tricia lawton (PS2SC) [26] The cautioning guidelines were intended to ensure consistency among police forces, but in fact they gave chief constables wide discretion.
[27] As a result in some parts of the country you're three times more likely to be cautioned than in others .
(PS2SE) [28] [...] that's sealed in there, there you go sir.
tricia lawton (PS2SC) [29] In some police stations we've identified criminals actually stand more chance of being cautioned than prosecuted.
Unknown speaker (HE5PSUNK) [30] Follow this officer she'll show you out.
Unknown speaker (HE5PSUNK) [31] Okay.
tricia lawton (PS2SC) [32] For this man the ordeal of several hours in a police cell is over there 'll be no court case, no difficult explanations for his employer.
[33] All he has to cope with is his own shame.
(PS2SF) [34] It's something for my wife which I can't afford cos I've been off sick so I thought it would be something nice for her.
tricia lawton (PS2SC) [35] Can I ask you what your reaction was when you knew you were going to be cautioned and not prosecuted?
(PS2SF) [36] Total relief.
tricia lawton (PS2SC) [37] What would have been the consequences for you had you been prosecuted?
(PS2SF) [38] Possibly the loss of my job.
tricia lawton (PS2SC) [39] It's a salutary lesson for you is it?
(PS2SF) [40] Oh certainly yeah, yeah.
[41] I'm grateful for being let off. [noise - traffic]
tricia lawton (PS2SC) [42] Cautioning has advantages and not only for the offender.
[43] It saves the government more than a hundred million pounds by cutting the number of expensive court hearings, and it's a quick and easy way for the police to clear up crime.
[44] The most dramatic rise in cautioning in England and Wales has been for adult offenders.
[45] In Cheshire, according to figures obtained by Public Eye, adult cautions have nearly trebled in the last four years.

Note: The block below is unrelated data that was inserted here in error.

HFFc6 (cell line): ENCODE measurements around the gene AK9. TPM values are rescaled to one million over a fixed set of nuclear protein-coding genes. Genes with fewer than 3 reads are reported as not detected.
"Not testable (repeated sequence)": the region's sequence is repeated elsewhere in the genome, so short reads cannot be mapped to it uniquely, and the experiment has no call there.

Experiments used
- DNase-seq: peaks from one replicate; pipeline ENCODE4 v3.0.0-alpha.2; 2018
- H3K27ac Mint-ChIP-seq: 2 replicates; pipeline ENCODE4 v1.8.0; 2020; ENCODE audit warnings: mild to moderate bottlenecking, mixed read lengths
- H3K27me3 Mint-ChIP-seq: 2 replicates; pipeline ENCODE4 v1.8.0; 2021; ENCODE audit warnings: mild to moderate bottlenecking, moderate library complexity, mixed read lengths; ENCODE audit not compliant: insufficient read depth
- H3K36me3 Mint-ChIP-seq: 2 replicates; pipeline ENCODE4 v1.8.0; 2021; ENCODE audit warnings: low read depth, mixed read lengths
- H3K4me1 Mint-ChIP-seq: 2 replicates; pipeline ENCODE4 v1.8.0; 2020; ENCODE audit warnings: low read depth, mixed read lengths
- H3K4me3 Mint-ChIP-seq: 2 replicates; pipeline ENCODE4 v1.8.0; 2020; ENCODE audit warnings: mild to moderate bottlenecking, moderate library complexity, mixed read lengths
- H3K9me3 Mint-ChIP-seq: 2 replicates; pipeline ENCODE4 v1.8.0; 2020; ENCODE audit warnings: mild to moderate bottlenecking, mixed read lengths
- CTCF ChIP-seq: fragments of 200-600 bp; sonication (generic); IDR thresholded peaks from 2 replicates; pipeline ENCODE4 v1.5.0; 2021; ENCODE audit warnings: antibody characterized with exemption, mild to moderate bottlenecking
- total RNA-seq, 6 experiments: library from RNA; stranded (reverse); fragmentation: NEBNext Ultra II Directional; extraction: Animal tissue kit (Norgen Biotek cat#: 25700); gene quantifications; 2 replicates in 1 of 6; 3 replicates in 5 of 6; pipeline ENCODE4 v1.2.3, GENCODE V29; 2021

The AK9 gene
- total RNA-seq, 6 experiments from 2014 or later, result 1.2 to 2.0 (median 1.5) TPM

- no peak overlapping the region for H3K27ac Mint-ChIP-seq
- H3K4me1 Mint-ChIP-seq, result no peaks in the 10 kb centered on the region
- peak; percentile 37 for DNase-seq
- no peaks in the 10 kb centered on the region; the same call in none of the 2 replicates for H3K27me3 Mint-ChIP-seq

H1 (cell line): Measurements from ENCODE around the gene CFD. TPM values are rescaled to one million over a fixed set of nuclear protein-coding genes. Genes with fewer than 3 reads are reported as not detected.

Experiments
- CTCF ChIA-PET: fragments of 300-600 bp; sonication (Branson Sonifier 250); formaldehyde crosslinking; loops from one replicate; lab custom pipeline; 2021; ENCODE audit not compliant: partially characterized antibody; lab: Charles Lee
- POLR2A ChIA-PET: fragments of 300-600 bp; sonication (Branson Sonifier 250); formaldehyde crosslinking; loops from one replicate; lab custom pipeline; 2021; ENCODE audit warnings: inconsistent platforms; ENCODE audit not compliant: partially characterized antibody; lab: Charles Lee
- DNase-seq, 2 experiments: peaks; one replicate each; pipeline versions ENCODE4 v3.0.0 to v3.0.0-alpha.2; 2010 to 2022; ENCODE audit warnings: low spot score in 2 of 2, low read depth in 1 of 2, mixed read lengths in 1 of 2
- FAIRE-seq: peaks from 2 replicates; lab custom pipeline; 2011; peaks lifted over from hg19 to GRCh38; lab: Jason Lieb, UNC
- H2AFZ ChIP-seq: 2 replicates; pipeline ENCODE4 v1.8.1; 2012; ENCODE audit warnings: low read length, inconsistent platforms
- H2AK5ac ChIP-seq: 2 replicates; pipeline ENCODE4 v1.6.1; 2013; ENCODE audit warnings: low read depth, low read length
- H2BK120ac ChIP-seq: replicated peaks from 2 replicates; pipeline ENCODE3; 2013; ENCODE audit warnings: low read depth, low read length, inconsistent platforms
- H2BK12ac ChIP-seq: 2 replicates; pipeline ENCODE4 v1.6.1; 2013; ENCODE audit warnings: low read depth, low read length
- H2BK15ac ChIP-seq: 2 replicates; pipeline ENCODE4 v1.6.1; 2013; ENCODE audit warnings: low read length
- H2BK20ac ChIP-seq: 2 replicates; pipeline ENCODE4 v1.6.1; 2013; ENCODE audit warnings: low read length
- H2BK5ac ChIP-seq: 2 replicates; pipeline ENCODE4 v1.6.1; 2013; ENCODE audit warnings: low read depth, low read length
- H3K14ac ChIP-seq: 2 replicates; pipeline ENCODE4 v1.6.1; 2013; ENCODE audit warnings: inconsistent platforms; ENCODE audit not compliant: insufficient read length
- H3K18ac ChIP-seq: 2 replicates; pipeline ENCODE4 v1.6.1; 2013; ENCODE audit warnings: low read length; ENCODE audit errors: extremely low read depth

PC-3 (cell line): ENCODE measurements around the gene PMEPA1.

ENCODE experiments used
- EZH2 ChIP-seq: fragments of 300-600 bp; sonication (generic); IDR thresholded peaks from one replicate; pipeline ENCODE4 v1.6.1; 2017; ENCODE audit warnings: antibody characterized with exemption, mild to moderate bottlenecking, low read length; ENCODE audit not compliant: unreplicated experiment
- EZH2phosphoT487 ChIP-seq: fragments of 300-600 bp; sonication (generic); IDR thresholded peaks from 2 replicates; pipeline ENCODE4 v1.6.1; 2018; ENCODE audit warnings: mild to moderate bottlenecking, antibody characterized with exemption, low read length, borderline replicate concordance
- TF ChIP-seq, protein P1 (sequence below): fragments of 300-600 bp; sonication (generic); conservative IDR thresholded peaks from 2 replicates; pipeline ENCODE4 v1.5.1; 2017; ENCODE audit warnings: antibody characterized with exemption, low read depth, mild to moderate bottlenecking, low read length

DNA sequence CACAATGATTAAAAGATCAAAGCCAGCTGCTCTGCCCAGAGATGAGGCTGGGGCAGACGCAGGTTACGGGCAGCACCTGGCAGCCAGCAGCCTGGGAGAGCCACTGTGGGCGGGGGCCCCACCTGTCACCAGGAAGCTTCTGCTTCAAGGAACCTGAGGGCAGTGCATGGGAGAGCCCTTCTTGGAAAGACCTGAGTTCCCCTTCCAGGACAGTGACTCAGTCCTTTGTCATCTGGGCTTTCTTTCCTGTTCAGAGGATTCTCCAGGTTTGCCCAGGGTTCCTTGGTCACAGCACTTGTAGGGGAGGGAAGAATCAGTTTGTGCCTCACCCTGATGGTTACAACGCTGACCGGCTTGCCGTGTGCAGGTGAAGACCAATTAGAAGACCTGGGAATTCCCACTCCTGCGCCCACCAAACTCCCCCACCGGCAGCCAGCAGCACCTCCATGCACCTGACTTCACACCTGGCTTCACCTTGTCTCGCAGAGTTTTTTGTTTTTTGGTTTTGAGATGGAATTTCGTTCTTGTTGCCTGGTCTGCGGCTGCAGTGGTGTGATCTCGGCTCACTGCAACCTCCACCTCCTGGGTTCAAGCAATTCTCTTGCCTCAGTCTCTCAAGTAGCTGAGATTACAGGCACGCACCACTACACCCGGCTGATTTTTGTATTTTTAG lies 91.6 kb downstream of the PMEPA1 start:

[46] In Hampshire the figures have nearly doubled.
[47] In Merseyside too the number of adult cautions has almost doubled.
[48] Overall, cautioning for all offenders, which was falling before the nineteen ninety guidelines were introduced, is now steadily increasing.
[49] Last year there were two hundred and sixteen thousand cautions given for indictable offences, those serious enough to be tried in a crown court.
[50] But under the present Home Secretary, Michael Howard, the climate is changing.
michael howard (PS2SG) [51] I think repeated cautioning and cautioning for serious offences are completely unacceptable and I know you do to. [applause]
tricia lawton (PS2SC) [52] If the Home Secretary is worried about cautioning he need look no further than Folkestone, his own constituency, and the rest of Kent.
[53] The latest Home Office figures show that Kent has the highest cautioning rate in the country.
[54] Magistrates, victims of crime, the police and even offenders agree cautioning has got out of hand.
[55] A more serious concern is the extent to which it is undermining faith in the criminal justice system.
[56] [dramatic music] Across Kent crime rose by fifteen percent in nineteen ninety two that's more than twice the national average.
[57] Unpublished figures obtained by Public Eye show that fifty seven percent of offenders were cautioned rather than prosecuted.
[58] You stand nearly three times as much chance of getting a police caution in Kent as you do in South Wales.
(PS2SH) [59] I'm concerned that er people are not being brought to justice.
[60] And er that er very often the criminal fraternity are looking at it as a ways and means of getting out of coming to court.